Hotrod & Restoration

January/February '13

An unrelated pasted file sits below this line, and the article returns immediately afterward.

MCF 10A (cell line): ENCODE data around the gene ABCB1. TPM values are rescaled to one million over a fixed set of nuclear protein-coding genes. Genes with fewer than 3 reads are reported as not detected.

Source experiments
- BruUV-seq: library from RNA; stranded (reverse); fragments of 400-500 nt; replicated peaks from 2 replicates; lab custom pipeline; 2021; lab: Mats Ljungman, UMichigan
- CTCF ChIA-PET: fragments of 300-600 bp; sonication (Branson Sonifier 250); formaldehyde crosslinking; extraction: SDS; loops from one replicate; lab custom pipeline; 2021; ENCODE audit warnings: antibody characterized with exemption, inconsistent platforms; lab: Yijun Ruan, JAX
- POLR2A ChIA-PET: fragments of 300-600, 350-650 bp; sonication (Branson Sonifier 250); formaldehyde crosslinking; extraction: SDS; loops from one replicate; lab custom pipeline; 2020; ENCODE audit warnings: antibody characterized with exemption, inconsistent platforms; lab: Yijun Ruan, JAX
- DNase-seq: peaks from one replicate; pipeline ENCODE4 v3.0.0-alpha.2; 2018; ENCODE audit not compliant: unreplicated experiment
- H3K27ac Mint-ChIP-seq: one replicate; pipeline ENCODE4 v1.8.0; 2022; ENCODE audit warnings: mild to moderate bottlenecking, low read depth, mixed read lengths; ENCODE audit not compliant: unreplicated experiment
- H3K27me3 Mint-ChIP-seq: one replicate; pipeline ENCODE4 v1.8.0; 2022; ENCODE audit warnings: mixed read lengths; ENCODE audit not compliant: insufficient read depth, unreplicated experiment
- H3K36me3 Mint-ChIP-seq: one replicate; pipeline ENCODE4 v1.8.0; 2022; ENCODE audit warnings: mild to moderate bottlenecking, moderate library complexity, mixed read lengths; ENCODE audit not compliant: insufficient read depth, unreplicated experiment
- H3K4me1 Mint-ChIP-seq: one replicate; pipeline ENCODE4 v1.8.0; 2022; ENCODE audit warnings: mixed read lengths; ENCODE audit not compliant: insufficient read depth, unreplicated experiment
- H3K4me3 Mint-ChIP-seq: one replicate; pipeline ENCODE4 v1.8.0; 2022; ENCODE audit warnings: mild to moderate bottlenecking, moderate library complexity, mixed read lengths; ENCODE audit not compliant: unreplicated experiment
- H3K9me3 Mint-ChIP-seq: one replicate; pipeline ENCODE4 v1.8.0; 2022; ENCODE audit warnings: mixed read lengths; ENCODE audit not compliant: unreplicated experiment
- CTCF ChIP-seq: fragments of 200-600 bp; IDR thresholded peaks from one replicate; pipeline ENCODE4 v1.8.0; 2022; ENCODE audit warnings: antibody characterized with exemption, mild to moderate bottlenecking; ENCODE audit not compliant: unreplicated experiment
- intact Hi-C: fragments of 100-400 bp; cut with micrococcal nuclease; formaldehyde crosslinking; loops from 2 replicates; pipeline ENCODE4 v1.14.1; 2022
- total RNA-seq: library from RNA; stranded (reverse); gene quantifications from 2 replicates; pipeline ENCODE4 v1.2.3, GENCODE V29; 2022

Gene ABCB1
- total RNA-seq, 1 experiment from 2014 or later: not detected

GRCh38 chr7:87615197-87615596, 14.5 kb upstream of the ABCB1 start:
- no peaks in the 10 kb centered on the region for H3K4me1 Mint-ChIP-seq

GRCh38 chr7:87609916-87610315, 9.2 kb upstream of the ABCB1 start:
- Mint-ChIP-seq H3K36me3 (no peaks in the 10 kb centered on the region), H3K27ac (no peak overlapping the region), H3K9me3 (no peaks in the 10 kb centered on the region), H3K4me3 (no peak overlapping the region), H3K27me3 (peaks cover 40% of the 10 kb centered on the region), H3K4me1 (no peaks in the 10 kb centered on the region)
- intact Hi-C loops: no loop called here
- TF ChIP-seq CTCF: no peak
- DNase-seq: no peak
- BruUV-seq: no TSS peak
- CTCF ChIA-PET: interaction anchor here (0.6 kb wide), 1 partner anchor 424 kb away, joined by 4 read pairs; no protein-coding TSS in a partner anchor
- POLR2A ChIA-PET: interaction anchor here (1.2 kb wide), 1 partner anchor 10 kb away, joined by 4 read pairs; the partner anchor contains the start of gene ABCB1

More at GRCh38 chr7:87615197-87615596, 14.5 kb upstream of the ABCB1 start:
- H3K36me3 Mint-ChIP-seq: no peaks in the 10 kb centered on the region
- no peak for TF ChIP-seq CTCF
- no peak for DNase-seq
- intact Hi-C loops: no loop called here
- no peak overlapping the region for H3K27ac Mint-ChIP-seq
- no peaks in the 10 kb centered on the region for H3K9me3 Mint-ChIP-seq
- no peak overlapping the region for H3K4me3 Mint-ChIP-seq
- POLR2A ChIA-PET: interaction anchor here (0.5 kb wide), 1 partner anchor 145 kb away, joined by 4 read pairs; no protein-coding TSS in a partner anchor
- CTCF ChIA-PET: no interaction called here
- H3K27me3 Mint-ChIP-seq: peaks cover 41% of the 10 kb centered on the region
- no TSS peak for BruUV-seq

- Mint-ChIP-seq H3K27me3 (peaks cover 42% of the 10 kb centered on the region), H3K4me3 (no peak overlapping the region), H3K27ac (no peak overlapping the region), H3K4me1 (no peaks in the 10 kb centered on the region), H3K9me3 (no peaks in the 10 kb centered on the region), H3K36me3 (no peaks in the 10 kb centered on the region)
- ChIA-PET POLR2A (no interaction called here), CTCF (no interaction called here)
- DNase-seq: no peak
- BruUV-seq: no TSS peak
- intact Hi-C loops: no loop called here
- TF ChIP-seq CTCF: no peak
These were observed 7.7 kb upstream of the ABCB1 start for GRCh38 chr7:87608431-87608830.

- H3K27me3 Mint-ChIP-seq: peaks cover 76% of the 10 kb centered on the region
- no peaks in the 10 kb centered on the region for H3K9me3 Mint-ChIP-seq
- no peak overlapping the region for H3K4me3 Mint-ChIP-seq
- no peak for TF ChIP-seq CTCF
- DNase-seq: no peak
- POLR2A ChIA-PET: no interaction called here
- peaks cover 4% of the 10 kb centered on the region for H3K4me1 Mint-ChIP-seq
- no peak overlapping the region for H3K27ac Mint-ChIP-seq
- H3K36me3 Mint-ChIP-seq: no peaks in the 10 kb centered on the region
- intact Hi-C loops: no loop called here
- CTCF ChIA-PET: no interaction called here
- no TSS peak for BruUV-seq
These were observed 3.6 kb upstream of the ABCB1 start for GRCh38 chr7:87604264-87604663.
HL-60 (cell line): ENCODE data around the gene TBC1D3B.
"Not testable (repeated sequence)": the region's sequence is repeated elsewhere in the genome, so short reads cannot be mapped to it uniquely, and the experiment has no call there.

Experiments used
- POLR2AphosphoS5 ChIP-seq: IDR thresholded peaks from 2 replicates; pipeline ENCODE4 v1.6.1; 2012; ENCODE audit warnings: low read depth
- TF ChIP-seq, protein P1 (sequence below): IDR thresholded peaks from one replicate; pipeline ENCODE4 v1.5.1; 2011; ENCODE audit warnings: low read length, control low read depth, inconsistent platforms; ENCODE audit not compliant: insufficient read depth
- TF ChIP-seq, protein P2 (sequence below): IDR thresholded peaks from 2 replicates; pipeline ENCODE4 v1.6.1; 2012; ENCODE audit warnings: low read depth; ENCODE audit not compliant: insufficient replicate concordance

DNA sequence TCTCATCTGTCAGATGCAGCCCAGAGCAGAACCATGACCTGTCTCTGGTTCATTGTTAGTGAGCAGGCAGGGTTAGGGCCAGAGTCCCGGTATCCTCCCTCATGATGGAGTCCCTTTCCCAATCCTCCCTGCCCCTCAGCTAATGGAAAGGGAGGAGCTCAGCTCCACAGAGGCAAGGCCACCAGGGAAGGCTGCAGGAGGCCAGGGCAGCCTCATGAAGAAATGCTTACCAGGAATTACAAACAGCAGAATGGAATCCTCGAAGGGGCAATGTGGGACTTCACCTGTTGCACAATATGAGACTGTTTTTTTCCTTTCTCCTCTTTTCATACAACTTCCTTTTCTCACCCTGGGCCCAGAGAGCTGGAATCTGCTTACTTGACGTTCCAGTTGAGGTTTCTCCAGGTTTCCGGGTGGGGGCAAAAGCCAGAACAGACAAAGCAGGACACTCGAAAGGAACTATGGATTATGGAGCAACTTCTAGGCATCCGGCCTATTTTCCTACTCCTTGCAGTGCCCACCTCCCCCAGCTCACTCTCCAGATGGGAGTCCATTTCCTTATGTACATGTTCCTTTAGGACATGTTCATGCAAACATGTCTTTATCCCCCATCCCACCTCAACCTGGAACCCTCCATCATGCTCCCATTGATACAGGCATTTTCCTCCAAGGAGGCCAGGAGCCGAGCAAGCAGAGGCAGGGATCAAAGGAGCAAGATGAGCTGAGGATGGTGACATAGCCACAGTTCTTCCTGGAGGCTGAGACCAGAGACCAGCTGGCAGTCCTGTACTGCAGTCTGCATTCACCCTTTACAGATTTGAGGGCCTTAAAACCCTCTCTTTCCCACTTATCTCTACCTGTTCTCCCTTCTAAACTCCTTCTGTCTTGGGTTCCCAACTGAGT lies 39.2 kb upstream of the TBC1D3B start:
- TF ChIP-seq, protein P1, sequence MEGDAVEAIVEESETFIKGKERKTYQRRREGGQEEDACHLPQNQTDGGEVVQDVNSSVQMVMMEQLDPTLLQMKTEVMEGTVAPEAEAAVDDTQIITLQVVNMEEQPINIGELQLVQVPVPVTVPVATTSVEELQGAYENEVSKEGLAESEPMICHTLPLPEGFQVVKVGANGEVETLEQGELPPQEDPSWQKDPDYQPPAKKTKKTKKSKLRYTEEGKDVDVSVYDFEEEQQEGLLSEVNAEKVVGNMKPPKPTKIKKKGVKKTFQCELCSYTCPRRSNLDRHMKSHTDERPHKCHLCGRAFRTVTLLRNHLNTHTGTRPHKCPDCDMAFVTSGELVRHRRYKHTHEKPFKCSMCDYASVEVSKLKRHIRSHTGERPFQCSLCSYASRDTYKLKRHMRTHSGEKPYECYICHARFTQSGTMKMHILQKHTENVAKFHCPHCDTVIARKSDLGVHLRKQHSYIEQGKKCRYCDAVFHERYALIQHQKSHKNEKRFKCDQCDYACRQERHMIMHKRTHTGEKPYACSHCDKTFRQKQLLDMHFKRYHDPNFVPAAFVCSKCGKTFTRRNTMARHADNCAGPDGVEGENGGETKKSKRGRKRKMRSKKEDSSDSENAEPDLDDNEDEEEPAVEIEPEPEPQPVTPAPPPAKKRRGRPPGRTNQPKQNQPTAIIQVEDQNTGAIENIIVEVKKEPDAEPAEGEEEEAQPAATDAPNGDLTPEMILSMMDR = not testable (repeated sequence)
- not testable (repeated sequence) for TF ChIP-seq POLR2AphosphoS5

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n n n n INTERIOR INSIGHTS Fixing Someone Else's Work By Harry Weimann A s a trim shop owner for many years, fixing someone else's work was not always an easy task. I had many customers come to me unhappy with the upholstery work they had received from another shop. Being understanding of their situation was important to gaining their confidence in my ability to help them. Let me give you a few helpful hints on what needs to transpire between you and the customer prior to doing any work. First thing, again, is to hear the customer out; find out their concern and what they are asking of you. Once this is determined, you need to evaluate the job and explain to the customer what you suggest to repair the work with which they are dissatisfied. This explanation can either be a very easy fix or very difficult. Many times you will not be able to evaluate what you need to do until the work is taken apart and you see what the problem is and how to repair it. So many times, you will not be able to tell the customer the cost until you already start the job. You must build rapport to enable the customer to trust you enough to start the job so you can see the scope of the work in order to accurately bid the job. One thing is for sure: you don't want the customer putting the blame for a poor job on you. A few tips to help you with this: • Document what you find, and if possible, take pictures so you can show the customer. • If the customer can come and see the problem first hand, that is the best solution in helping them understand what you need to do to repair the problem. • Don't paint yourself into a corner by throwing out a price before you know what needs to be done. This is a mistake I have made in the past and I ended up not getting paid for all the work I did. Estimating how much it will cost can be very difficult when fixing someone else's mistakes. • It is very important that you disclose to the customer your billing procedures. Remember, they are already unhappy with the previous work before they came to you. When I had to fix someone else's work I made it a point to never give the customer an estimate, but charged the customer for time and materials. • Every job, regardless of what it was, had a work order generated. I would go over the work to be performed with the customer, write it on the work order, have the customer sign it, and give them a copy. One very important reason I developed this work order procedure was so the customer understood completely the work that was required to complete the job. On the bottom of the work order it also had our shop's policy on billing and material charges. • I also included a warranty disclaimer explaining the shop's warranty terms. I warrantied all labor for 30 days but I did not war54 ranty materials unless a warranty was given by the manufacturer of the material such as in the case of convertible tops. • Another thing that must be addressed is what happens if you get into the job and you just cannot repair the problem without purchasing additional parts. An example of this could be a broken seat frame or convertible top frame that needs to be replaced. My suggestion is that, as part of the work order, you also include in the disclaimer that the customer is responsible for any additional cost for broken parts not known before the work was performed. With that said, never do additional work or purchase additional parts other than what was discussed on the work order without the customer's consent. Contact the customer and let them know what the additional cost will be and get the customer's consent to do the additional work or buy the additional parts. Make sure that you document the customer's approval on the work order. Mark the time and day on the work order, documenting that the customer gave their approval. • Make sure that all timelines and deadlines for project completion are discussed and communicated with the customer and that you documented them on the work order. Some of the problems that the customer might have had with the previous shop might have been not only with the shop's craftsmanship but also with taking too long to complete the job. It is your job to make the customer happy, so if you promise a time or date it is important to meet that deadline. Remember in a previous article I wrote that I'm always trying to make a customer for life. Never over-charge the customer because you are repairing someone else's mistake. I'm not suggesting that you don't charge what the job is worth, but be fair. Remember, the best advertising you have is from a happy customer. If the customer feels that they were over charged, they will be the first to tell their friends. That's why I feel that it so important that you take the time to sit down with the customer and make them feel comfortable. Don't be in a hurry. Go over the work order with the customer, make sure they understand what you are doing to fix their problem and that they understand your policies. When the job is complete, go over the work that was performed with the customer and make sure that it meets their expectation. The goal again is a happy customer, and for good measure, send them a "thank you" note for their business. It will surely make an impact! Harry Weimann is the director of education at WyoTech Blairsville in Blairsville, Pa. He has been in he trim industry since 1980 and has owned Weimann's Interiors in Delmont, Pa., with his wife since 1986. He can be reached at happyhar@comcast.net. HRR Hotrod & Restoration January/February 2013 HRR_Jan/Feb13_Pages1-63.indd 54 1/24/13 2:27 PM

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